The Deregulation Of the Digital Press
Specialization of digital printing services is the mandate progressive commercial printers are now following as they consider the logic, given the corporate agenda for each particular printing operation, of evolving into areas of on-demand, short-run digital printing. Today, digital presses come in enough flavors for all commercial printers to step back, evaluate the short-run potential of their operation and say: "Is it time? Am I ready to be a digital print provider?" More and more, the answer is: "Yes."
"The power of digital also means the power of specialization—there is no longer a feeling of 'one size fits all' when it comes to on-demand digital printing," reports Doug Clott, North American sales and marketing director for Karat Digital Press, a joint venture.
"Now, people are buying large-format ink-jet printers for their posters and advanced color copiers and electrostatic digital printing presses for short, and even longer, runs. People are buying direct imaging offset presses for a variety of automated functionality and longer run performance," he says. "The flood gates are open; digital printing has hit."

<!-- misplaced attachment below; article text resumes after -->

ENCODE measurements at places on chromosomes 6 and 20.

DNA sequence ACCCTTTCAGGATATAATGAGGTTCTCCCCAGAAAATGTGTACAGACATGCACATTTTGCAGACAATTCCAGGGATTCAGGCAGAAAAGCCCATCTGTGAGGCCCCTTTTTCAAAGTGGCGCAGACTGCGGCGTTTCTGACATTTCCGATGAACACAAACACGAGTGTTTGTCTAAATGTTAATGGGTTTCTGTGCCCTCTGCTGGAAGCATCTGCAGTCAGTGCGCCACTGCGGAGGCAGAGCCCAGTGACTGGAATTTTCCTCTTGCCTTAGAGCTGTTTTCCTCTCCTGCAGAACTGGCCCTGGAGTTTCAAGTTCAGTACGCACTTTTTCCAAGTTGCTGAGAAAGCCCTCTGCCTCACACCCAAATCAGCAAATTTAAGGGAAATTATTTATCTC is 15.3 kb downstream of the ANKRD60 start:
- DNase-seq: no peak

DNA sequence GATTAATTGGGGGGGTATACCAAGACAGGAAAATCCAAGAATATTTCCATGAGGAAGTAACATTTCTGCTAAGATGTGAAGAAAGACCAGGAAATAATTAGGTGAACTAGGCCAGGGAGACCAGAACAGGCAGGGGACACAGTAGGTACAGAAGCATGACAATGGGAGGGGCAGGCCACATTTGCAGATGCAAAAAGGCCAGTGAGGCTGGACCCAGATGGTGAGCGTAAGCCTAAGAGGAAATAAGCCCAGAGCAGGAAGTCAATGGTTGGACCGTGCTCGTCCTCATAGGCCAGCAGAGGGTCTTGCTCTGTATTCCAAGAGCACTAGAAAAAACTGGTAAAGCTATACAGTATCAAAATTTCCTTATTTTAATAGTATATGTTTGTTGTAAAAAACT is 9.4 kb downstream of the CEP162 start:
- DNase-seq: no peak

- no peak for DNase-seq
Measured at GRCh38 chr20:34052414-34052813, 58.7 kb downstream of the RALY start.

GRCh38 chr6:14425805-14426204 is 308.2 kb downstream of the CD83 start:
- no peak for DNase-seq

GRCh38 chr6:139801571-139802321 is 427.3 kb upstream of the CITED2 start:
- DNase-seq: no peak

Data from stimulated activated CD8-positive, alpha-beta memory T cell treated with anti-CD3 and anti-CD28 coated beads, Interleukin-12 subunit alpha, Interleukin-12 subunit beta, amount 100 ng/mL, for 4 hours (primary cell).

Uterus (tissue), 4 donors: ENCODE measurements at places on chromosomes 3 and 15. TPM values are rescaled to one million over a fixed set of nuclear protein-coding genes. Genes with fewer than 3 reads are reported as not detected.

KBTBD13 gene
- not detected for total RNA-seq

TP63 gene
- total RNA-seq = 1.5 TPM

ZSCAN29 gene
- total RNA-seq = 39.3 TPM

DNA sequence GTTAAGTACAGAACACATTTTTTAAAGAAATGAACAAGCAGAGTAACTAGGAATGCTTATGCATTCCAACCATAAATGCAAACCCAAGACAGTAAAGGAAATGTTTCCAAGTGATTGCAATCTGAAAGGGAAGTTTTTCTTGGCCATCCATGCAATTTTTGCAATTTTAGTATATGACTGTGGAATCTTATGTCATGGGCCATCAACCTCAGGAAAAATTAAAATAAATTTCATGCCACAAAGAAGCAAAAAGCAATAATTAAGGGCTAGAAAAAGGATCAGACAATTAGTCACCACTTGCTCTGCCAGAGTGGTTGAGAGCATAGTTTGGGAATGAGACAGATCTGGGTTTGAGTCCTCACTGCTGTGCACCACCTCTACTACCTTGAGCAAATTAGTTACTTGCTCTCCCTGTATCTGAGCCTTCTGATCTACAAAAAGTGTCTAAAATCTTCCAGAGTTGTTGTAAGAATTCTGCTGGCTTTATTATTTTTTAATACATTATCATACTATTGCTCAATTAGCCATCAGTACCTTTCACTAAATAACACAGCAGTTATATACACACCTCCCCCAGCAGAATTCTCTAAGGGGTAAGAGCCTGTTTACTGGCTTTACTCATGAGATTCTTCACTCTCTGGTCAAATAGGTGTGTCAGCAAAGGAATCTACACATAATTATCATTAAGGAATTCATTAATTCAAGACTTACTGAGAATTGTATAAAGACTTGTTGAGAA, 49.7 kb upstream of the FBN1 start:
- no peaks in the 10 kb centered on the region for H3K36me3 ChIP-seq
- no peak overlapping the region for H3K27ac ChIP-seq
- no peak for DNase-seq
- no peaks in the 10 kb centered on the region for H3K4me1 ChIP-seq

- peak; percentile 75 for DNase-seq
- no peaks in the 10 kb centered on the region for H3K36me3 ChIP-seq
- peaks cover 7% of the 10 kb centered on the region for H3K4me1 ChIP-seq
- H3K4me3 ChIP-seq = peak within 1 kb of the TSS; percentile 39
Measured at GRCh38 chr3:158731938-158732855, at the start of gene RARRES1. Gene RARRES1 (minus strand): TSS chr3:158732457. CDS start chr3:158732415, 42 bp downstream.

Certainly, Karat has made some recent gains. Karat Digital Press installed its first press in the United States recently at EMR Systems Communication, a high-end digital prepress shop and general commercial printer in New York. The 74 Karat digitally integrated offset press was delivered to EMR in November. EMR intends to use the 74 Karat to run more short- and medium-run work per shift than its current, conventional offset press—with considerably less operator effort. The 74 Karat press employs waterless printing to eliminate the complicated ink-water balance of traditional offset printing.
The 74 Karat press produces jobs with a maximum format of four full-bleed pages at up to 10,000 sph, handling a full range of paper qualities and weights. The more "traditional" Karat offset digital press, Clott says, offers an alternative to the field of electrostatic digital printing devices (Chromapress, Indigo, Xeikon, as examples) that push value-added printing, such as variable data, to the digital printing community.